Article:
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@Cat&Oak the Square website that @Professor Bernardo mentioned is the same one I use. They are the ones who can give you a free online store, not as fancy as a paid one, but it does for me for now (for the stamps, pull screens, etc.). They also have a POS system (it is just their app) that I used to do my credit card transactions in that show with my phone. However, I just learned they also have the option to record cash purchases, they do not collect fees on those, but it will allow you to checkout a cash sale and record it. Anyway, I will be trying that out as my POS next year, should be faster than handwriting all those receipts!
 
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I'll keep making quilts and soaps with joy in my heart.

Hey I like to make quilts too! One year I did a quilt for every family member for Christmas. It was fun! And come to think of it soapmaking hasn't been fun for a while. What will sell well? What will get the most views?
@glendam thanks for that I think I went with the most expensive everything thinking I would have a better chance at sales 😂
 

Candybee

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I started my soap biz in 2005 so I have been at it for a number of years now. I can tell you that several times over these years I would get into a rut or burn out period that would last for weeks or months. It happens and its normal so don't beat yourself up about it. One of two things can happen during your time out. You may decide to quit altogether and do something else. It may be that after all this time you find it really wasn't your dream. Or, you may do what I do and find inspiration in changing things up.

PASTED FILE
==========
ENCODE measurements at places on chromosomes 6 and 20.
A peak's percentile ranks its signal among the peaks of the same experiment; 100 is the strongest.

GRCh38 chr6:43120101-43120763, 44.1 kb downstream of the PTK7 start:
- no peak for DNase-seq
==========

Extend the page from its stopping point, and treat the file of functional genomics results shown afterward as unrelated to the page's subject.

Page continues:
This last time out period for me I used to revamp my soap biz. I was board and felt I wanted out but for me what I really needed was a change. So I started a list of the things I really wanted and wanted to do with my soap biz. I realized what I really wanted to do and what I was actually doing were not the same. I had to sit down and write it on paper.

Once I had it in writing and knew what I wanted, things just fell right into place. I was now recharged and incredibly excited about revamping my biz. I renamed it, got a new logo and branding along with new biz colors and decor. I had a new theme that I always wanted to do and I couldn't stop the avalanche of ideas for my new company.

It's been almost a year now as I relaunched my "new" soap biz this year. My products were updated and everything was coordinated with my new theme, colors, logo and branding right down to every last little detail. I am still excited about it and now I feel like a kid again. I turned my work into playtime because I am in love with it.